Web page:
• Pits. Your new manifold should not have pits on the surface right out of the box.  Check to see how deep they go, and whether they connect.
  • Swirls. When the molten metal cools unevenly, you can see curved lines, arcs or even a wave pattern on the surface.
  • Bumps.  If your metal piece looks like it has a case of acne, beware.
  • Cracks. Cracks point more surely toward cold shut than just about any physical sign. They found cracks in the Liberty Bell and look what happened to it!

Some Defects Can Be Forgiven

Just because you found a suspicious looking spot on your elbow conduit doesn’t mean you can’t use it.  Cold shuts in non-critical locations can be harmless.  You don’t like to see them, but the piece may serve you well enough in spite of the flaws.  Frankly, you could spend all day in the hardware store looking for a perfect part and not find one.

Consider the stress points of the item.  Evidence of a cold shut anywhere near a major angle or point of great stress could spell trouble.  Elsewhere, and maybe you get by with it.

Other Casting Defects – Die Casting

  • Shrinkage.  Shrinkage occurs when the metal withdraws from the sides of the mold as it cools.  Some cavities may form, both internally and externally.
  • Holes.  Pinholes occur in large numbers near the top edge of a piece of metal.  Blowholes run larger than pinholes, but may escape detection until some of the surface metal is machined off.  You can see open holes on the surface.
  • Run outs and swells. Run outs and swells occur when the molten metal overruns its mold or expands over the top slightly.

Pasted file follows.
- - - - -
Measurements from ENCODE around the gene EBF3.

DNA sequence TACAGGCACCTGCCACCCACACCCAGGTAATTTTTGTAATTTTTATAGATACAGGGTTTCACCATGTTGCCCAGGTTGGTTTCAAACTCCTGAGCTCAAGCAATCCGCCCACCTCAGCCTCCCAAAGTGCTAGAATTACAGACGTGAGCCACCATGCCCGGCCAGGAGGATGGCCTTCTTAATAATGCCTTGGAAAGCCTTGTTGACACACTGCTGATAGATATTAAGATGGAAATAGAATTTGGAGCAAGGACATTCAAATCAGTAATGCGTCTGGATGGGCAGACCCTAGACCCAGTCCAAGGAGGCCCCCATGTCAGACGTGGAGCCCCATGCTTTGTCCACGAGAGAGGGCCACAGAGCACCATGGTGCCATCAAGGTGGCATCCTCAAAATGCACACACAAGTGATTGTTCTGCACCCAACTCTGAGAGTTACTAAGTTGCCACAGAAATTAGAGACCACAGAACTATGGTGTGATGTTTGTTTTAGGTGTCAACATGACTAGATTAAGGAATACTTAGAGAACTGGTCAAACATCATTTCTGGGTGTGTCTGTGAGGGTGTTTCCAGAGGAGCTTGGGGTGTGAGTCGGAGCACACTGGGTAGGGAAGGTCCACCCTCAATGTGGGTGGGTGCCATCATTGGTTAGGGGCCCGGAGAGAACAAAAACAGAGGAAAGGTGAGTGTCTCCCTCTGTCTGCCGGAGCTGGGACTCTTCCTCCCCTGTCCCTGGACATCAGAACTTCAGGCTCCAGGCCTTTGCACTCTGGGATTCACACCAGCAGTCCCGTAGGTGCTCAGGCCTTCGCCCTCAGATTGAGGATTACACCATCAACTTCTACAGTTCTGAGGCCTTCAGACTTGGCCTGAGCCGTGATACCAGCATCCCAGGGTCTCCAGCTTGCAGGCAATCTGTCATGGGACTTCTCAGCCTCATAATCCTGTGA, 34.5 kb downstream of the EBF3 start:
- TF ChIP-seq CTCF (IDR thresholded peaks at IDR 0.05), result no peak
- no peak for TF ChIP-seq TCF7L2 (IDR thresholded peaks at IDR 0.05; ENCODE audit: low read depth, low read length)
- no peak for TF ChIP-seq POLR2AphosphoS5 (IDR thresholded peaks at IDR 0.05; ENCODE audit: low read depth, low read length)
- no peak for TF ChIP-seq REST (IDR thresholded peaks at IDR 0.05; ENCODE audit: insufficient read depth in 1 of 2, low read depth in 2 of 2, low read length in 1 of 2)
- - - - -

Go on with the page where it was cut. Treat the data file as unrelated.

Other Casting Defects – Sand Casting

  • Cuts and washes.  Cuts and washes occur as excess metal on top of the surface.  These can usually be machined off without compromising the quality of the metal piece.
  • Fusion.  Fusion occurs in sand casting when the molten metal fuses with sand.  It appears as a crusty patch on the surface.
  • Rat tails, veins and buckles.  Irregular lines or cracks develop when the sand buckles up.  Buckles- more severe occurrences – pose the greatest risk to the integrity of the finished metal.
  • Metal penetration.  Examples of this defect are visible on the surface of the casting as snake-like lines of excess metal.  This occurs when molten metal flows into gaps in the casting sand.

Repairing Casting Defects

A few repair techniques exist for repairing surface defects on base metal.  Some involve welding, but some do not.  The greatest chance for success resides with repairing surface defects – not suspicious-looking lines, cracks and sub-surface holes. Even if you consider yourself a particularly skilled welder, you should start with smaller, simpler projects and work your way up to more challenging projects.

Most casting defects occur with aluminum and iron, two metals that welders find more difficult to work with.

Chemical Hardeners

Chemical hardeners stand out as a viable solution to surface defects.  Currently, the resin-and-epoxy combos that comprise most of the chemical hardeners for this purpose have to match the metal.  In recent years, new products have come onto the marketplace that are multi-purpose.  With this process – also called cold welding – the user fills small pits, holes and gaps in the base metal with a dual-component epoxy, smooths it down and polishes it until it matches the surface of the base metal.

This technique generally serves as a safe and appropriate repair for surface defects.  In some cases the cold weld material out-performs the base metal in terms of hardness and endurance.  Among this process’ many uses are metal pipes, conduits, car parts, bed frames, fence gates and more.

Welding Repairs

MIG welding techniques, with its wire feed system, can affect some repairs to surfaces marked with pits and holes.  Where you would normally apply a lateral bead, you instead let fill material fall into the hole until the fill material mounds up over the top.  After the project cools, any fill metal can be filed down with a mini-grinder.